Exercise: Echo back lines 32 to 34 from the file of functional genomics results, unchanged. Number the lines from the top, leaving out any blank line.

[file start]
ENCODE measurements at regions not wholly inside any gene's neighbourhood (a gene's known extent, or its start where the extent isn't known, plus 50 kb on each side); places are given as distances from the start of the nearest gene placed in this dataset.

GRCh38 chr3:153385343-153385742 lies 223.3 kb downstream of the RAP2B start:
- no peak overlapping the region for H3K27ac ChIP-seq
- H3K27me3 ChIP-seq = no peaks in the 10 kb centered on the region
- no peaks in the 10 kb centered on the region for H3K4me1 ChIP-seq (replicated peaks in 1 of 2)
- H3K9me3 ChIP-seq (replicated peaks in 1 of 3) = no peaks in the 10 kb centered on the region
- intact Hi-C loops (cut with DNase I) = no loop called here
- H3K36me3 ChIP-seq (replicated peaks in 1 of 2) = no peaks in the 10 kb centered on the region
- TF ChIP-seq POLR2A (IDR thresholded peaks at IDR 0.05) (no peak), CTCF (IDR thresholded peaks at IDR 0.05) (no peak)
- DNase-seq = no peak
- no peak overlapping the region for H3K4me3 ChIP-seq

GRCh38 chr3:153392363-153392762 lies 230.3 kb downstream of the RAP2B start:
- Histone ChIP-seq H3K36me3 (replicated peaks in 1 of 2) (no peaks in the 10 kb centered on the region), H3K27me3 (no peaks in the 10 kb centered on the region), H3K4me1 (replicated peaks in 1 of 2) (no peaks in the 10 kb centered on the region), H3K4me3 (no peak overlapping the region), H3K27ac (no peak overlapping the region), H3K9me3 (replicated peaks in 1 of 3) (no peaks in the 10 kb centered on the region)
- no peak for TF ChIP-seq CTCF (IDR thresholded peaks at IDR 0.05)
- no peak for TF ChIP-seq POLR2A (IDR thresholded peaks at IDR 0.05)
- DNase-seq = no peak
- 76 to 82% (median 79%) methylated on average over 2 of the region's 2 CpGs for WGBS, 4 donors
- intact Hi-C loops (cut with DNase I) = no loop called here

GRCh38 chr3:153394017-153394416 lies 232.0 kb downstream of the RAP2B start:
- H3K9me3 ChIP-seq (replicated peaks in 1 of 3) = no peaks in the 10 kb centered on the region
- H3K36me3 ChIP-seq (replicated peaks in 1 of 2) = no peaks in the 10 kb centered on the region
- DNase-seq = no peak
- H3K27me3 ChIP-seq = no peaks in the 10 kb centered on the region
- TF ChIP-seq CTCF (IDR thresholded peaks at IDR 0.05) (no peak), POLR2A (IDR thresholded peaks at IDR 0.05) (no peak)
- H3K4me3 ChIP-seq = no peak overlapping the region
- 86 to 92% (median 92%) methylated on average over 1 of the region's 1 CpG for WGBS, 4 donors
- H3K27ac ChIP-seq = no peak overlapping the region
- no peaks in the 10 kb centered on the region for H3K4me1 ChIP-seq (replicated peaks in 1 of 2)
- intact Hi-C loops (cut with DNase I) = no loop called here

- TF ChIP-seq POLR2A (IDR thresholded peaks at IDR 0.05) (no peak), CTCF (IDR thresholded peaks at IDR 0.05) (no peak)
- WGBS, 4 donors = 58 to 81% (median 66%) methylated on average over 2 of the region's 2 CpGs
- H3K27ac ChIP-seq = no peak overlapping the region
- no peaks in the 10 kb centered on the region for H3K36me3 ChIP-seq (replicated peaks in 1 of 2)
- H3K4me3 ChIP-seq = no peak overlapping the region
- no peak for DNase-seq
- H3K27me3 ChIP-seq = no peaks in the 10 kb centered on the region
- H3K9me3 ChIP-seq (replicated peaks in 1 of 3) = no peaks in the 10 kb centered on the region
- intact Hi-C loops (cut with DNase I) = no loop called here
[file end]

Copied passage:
- H3K27ac ChIP-seq = no peak overlapping the region
- no peaks in the 10 kb centered on the region for H3K36me3 ChIP-seq (replicated peaks in 1 of 2)
- H3K4me3 ChIP-seq = no peak overlapping the region